* Daniel Spitzer accused of Ponzi scheme
* $900,000 allegedly spent at Wynn Las Vegas Casino
By Jonathan Stempel
NEW YORK, June 28 (Reuters) - The U.S. Securities and Exchange Commission said it has filed civil fraud charges against and won a court order freezing the assets of a Virgin Islands money manager who ran a $105.9 million Ponzi scheme.
According to a complaint filed in federal court in Chicago, Daniel Spitzer raised the sum from about 400 investors who were told their money would be invested mainly in foreign currency.
Investors with Spitzer’s companies, including Kenzie Financial Management Inc, were told that Spitzer’s funds never lost money, and in one year generated a 184 percent return.
Instead, the SEC said Spitzer used only about $30 million for investments. It said he used $71.9 million to pay earlier investors, used additional sums to cover business expenses, and diverted some money to support an “extravagant lifestyle” that included more than $900,000 of cash expenses at the Wynn Las Vegas Casino between March 2006 and October 2009.
Spitzer, a 51-year-old U.S. citizen who lives in St Thomas, would conceal the scheme by issuing fake documents with inflated returns to mislead customers into believing their investments were profitable, the SEC said.
“Daniel Spitzer ran an elaborate Ponzi scheme that he disguised by moving investor money through a complex network of foreign bank and brokerage accounts,” Merri Jo Gillette, director of the SEC regional office in Chicago, said in a statement. “He deceived investors into believing that he was using a sophisticated investment strategy that didn’t really exist.”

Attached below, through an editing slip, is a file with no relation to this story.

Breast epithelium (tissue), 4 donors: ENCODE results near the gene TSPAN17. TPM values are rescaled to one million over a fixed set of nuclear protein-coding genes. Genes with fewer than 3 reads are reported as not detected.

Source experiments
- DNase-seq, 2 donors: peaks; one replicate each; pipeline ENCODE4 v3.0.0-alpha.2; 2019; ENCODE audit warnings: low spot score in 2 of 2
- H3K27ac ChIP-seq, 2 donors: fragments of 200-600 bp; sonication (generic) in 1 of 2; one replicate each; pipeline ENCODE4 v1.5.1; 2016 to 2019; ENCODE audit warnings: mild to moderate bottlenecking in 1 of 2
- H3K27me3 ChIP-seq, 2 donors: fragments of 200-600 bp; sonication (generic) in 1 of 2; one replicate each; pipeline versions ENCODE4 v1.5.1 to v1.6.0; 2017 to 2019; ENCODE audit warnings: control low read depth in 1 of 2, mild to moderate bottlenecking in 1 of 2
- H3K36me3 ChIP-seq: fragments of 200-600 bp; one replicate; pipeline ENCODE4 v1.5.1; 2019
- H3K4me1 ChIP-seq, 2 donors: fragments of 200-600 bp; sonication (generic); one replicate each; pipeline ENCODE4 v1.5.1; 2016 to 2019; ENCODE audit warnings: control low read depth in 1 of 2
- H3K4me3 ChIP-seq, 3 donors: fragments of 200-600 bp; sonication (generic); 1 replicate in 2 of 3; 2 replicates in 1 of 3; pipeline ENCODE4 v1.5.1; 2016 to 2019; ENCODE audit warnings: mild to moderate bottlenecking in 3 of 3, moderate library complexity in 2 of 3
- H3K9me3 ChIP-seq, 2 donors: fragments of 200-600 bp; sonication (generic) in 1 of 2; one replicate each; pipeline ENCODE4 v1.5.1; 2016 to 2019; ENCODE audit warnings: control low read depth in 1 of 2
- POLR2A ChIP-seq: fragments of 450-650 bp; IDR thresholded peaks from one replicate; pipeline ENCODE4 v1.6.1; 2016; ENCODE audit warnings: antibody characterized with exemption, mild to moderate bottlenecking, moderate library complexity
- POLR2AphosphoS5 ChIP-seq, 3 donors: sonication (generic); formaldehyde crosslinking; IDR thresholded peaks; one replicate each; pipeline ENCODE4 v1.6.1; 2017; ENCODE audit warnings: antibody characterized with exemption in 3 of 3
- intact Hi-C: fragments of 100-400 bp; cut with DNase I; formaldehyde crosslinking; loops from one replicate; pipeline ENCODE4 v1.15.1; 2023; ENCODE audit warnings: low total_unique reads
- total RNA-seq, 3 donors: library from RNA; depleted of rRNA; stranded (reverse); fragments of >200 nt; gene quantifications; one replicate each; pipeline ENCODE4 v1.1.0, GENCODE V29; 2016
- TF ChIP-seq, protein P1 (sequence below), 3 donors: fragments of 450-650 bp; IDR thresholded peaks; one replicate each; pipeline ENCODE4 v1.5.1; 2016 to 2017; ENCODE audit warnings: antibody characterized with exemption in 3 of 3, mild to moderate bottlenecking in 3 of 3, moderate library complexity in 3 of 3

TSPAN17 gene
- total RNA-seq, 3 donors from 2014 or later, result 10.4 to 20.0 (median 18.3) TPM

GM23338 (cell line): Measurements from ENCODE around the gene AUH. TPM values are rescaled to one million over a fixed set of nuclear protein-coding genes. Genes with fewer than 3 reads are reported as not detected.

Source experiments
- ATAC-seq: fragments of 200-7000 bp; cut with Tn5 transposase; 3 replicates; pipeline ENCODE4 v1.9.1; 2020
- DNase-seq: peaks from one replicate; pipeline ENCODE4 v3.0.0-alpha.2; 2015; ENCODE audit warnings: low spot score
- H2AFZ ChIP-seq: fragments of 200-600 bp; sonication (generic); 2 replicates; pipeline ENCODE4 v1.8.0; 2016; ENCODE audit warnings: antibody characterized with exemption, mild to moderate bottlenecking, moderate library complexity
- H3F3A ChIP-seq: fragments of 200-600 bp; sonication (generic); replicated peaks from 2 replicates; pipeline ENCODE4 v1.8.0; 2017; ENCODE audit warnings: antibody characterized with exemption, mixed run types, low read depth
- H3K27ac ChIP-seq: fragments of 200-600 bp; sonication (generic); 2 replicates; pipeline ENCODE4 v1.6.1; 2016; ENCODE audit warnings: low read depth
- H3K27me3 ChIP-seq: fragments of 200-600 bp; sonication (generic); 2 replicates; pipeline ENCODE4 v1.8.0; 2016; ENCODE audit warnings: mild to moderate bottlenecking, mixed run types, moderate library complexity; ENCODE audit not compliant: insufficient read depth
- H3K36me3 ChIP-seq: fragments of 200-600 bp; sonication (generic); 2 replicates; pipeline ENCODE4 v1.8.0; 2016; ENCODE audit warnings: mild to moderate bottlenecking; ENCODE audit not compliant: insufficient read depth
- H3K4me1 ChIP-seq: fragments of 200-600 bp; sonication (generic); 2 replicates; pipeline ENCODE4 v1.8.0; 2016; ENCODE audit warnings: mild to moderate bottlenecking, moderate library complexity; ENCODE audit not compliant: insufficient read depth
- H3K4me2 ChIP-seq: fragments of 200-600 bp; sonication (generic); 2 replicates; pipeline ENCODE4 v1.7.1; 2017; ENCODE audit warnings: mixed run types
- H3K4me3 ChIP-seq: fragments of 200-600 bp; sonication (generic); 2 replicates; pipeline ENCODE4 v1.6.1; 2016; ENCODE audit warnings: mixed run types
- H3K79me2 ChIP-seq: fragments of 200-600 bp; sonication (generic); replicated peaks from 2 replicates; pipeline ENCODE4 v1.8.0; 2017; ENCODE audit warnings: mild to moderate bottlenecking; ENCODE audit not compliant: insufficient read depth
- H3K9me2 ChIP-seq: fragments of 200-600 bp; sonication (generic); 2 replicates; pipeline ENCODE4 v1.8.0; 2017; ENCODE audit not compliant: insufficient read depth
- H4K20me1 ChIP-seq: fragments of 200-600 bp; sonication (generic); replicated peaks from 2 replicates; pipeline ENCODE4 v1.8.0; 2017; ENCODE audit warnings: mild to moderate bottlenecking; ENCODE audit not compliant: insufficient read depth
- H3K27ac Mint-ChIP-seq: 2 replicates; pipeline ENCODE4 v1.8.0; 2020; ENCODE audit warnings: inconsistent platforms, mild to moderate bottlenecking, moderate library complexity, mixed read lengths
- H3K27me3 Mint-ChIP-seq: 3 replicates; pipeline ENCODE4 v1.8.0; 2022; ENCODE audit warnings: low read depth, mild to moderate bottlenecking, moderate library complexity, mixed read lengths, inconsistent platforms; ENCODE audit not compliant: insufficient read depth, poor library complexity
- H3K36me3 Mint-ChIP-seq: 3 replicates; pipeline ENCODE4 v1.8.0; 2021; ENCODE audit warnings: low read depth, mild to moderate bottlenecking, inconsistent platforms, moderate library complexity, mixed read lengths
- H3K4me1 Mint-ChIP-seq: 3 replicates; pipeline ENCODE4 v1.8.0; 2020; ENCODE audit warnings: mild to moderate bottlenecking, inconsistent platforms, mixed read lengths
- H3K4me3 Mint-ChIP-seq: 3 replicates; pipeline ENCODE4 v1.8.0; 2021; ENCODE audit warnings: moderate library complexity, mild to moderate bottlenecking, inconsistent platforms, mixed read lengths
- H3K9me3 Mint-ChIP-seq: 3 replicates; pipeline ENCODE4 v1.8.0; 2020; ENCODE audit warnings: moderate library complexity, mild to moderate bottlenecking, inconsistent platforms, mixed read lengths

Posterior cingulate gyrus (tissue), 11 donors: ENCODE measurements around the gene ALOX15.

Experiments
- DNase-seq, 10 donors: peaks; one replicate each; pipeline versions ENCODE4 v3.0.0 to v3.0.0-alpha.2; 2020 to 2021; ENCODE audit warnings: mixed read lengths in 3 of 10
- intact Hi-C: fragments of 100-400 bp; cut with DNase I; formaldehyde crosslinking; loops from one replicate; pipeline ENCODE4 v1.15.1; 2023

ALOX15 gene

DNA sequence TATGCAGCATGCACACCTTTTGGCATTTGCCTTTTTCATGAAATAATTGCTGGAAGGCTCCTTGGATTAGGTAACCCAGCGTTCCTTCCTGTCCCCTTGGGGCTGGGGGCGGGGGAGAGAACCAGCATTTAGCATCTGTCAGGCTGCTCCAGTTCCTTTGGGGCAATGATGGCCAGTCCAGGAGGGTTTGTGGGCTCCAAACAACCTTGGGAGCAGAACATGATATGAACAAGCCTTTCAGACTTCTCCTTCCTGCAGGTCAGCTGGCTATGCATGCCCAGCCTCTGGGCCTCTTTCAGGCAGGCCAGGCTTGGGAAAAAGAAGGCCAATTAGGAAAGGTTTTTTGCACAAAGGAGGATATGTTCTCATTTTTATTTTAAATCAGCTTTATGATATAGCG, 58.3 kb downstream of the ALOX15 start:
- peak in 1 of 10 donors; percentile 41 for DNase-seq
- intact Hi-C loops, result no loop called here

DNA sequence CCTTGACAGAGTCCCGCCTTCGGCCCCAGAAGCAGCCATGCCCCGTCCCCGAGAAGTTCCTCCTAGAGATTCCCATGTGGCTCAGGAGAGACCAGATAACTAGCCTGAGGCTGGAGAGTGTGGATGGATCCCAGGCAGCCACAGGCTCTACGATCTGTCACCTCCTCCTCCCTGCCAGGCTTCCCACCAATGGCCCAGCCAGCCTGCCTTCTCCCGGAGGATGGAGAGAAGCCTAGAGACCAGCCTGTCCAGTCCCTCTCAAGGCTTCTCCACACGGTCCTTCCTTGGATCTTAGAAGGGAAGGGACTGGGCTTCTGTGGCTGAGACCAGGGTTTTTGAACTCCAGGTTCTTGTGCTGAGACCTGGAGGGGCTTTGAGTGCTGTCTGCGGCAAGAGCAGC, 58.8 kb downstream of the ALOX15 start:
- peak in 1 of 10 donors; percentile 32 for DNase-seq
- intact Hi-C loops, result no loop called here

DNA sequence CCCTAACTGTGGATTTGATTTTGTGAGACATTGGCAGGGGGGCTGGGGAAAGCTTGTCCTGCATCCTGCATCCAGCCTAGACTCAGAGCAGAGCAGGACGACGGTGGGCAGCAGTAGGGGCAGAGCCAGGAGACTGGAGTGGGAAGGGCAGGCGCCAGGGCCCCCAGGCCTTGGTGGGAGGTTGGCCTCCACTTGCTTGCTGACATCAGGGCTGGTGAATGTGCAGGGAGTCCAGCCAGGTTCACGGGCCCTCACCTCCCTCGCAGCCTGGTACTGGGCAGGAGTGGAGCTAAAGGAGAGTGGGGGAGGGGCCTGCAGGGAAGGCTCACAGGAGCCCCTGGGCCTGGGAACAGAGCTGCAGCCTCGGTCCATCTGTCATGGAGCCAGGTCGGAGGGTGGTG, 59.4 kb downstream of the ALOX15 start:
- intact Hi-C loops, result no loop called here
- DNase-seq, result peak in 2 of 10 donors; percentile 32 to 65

A phone number for Spitzer in the Virgin Islands could not immediately be located. A lawyer for Spitzer in a case filed last month in a federal court in Philadelphia by some of his investors did not immediately return a call seeking comment.
A spokeswoman for Wynn Resorts Ltd (WYNN.O), which operates Wynn Las Vegas, did not immediately return a call for comment.
The SEC said Spitzer has since at least August 2009 avoided paying requested investor redemptions, and that his scheme is now “on the verge of collapse.”
The lawsuit seeks the recovery of ill-gotten gains, civil penalties against Spitzer and five of his asset management companies, and other remedies.
In a Ponzi scheme, funds from new investors are used to pay earlier investors. Dozens of such cases have been brought since Bernard Madoff was arrested in December 2008 for running what investigators have called a $65 billion Ponzi scheme.
The case is SEC v. Spitzer et al, U.S. District Court, Northern District of Illinois, No. 10-03758. (Reporting by Jonathan Stempel; Editing by Tim Dobbyn)